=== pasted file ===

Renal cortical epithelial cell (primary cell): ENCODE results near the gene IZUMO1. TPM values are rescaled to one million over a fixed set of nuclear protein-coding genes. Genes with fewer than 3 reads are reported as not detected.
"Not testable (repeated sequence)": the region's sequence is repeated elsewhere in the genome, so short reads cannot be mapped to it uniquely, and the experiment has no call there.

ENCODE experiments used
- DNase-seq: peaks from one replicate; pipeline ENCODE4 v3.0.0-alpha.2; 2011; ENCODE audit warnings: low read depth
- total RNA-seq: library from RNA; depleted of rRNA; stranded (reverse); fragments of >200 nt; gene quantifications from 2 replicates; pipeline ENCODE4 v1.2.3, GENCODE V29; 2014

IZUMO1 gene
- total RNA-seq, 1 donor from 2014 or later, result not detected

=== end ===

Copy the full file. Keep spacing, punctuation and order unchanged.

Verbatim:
Renal cortical epithelial cell (primary cell): ENCODE results near the gene IZUMO1. TPM values are rescaled to one million over a fixed set of nuclear protein-coding genes. Genes with fewer than 3 reads are reported as not detected.
"Not testable (repeated sequence)": the region's sequence is repeated elsewhere in the genome, so short reads cannot be mapped to it uniquely, and the experiment has no call there.

ENCODE experiments used
- DNase-seq: peaks from one replicate; pipeline ENCODE4 v3.0.0-alpha.2; 2011; ENCODE audit warnings: low read depth
- total RNA-seq: library from RNA; depleted of rRNA; stranded (reverse); fragments of >200 nt; gene quantifications from 2 replicates; pipeline ENCODE4 v1.2.3, GENCODE V29; 2014

IZUMO1 gene
- total RNA-seq, 1 donor from 2014 or later, result not detected